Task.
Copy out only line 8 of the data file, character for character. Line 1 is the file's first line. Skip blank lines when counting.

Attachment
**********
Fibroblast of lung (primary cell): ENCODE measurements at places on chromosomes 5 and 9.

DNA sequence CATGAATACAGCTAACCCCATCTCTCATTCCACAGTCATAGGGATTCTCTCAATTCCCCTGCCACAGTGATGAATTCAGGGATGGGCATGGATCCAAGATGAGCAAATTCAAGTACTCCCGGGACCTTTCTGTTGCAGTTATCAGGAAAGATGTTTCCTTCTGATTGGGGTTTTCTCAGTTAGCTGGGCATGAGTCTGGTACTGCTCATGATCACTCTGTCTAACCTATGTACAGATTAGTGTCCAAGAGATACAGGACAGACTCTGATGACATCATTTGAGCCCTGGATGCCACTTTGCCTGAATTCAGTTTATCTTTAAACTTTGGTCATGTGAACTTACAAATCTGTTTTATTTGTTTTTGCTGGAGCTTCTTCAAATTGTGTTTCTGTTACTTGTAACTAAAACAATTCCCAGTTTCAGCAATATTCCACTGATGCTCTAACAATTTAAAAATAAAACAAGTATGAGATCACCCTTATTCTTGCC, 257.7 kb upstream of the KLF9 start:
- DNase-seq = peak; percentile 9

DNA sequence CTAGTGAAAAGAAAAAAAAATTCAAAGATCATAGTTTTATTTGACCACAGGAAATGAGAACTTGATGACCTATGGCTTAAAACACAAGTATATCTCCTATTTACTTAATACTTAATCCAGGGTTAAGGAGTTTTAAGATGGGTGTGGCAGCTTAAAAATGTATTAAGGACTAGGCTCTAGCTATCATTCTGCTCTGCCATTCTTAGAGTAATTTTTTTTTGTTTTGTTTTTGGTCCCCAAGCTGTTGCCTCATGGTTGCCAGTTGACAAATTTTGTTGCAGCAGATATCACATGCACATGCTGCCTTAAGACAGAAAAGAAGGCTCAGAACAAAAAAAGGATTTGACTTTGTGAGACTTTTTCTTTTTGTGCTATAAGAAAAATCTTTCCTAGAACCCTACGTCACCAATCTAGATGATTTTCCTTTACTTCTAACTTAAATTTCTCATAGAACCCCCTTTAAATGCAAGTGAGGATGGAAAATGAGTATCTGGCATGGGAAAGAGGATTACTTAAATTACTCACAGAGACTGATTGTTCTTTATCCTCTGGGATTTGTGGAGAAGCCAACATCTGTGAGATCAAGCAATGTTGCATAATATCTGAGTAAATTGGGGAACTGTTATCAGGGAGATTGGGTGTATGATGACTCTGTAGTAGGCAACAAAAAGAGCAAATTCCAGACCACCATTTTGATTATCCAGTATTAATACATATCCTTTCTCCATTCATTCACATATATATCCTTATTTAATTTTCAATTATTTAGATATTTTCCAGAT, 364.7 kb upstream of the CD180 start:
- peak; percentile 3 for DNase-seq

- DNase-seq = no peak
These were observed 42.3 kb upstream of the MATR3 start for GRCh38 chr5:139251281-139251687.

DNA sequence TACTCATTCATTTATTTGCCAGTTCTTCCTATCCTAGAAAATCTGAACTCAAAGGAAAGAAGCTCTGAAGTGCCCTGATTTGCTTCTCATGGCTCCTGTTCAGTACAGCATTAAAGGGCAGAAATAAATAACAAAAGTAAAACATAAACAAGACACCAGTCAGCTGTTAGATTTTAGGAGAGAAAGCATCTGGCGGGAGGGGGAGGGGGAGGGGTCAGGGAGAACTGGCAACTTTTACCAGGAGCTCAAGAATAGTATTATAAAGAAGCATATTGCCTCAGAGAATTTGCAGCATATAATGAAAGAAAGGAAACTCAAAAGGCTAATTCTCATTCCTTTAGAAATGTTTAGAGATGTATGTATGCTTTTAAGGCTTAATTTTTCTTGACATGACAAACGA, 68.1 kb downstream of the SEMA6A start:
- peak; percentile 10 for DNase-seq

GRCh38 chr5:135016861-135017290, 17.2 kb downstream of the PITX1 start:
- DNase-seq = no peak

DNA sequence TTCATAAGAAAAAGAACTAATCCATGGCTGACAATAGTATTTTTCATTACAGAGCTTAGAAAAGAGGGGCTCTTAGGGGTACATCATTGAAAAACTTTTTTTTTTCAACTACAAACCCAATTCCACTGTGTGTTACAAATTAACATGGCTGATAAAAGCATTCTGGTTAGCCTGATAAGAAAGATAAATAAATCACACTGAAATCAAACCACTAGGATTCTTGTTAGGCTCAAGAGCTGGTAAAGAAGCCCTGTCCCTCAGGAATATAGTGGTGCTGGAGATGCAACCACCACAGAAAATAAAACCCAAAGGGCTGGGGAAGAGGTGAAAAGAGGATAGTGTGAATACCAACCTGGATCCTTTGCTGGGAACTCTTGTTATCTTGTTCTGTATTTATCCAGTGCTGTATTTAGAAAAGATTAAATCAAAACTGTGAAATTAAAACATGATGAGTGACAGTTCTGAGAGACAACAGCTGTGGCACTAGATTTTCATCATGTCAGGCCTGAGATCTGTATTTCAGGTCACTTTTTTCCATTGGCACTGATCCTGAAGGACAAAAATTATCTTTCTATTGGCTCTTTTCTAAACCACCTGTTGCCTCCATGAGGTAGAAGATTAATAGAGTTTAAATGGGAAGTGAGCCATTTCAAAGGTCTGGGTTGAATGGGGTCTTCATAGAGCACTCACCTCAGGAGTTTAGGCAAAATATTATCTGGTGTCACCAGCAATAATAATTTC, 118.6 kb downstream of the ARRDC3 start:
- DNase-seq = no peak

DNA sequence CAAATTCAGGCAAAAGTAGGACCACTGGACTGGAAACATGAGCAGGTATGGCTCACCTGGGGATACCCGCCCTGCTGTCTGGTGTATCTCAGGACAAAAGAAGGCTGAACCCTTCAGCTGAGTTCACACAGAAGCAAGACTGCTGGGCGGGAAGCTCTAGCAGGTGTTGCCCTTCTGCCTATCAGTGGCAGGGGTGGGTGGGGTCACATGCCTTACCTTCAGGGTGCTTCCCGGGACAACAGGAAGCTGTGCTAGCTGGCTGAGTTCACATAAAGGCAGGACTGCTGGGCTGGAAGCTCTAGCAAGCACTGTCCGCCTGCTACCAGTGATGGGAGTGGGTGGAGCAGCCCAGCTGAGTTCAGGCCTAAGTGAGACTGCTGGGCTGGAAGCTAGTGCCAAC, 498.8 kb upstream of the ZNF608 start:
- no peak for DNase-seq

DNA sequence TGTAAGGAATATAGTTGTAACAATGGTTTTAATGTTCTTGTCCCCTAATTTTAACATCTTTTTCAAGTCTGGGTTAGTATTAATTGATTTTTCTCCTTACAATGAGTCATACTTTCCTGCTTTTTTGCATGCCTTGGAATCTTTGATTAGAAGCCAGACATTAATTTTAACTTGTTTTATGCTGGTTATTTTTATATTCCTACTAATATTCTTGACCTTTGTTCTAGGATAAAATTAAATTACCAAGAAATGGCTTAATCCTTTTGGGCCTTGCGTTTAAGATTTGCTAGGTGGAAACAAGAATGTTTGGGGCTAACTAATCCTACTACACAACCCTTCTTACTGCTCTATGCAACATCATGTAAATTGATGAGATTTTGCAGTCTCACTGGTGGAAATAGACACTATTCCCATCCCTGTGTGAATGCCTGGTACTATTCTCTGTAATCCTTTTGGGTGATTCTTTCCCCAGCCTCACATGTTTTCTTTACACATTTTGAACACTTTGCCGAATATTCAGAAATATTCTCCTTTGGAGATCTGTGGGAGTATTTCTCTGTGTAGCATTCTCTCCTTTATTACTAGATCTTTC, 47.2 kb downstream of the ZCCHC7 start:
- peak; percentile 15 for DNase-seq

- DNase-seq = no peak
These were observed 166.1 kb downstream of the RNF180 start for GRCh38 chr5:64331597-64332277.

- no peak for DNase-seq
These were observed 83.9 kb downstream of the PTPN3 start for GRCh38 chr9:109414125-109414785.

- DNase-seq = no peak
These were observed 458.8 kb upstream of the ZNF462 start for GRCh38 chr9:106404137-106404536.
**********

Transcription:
DNA sequence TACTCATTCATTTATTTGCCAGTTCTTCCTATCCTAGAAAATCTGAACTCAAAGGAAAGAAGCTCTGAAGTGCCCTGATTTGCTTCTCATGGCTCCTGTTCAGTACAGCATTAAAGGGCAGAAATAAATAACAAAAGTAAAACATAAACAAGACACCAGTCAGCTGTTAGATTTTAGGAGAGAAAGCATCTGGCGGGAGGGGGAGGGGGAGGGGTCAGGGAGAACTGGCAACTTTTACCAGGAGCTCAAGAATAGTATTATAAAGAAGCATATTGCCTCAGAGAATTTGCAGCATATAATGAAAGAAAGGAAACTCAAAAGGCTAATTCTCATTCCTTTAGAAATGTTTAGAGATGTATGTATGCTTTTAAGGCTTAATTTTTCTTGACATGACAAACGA, 68.1 kb downstream of the SEMA6A start: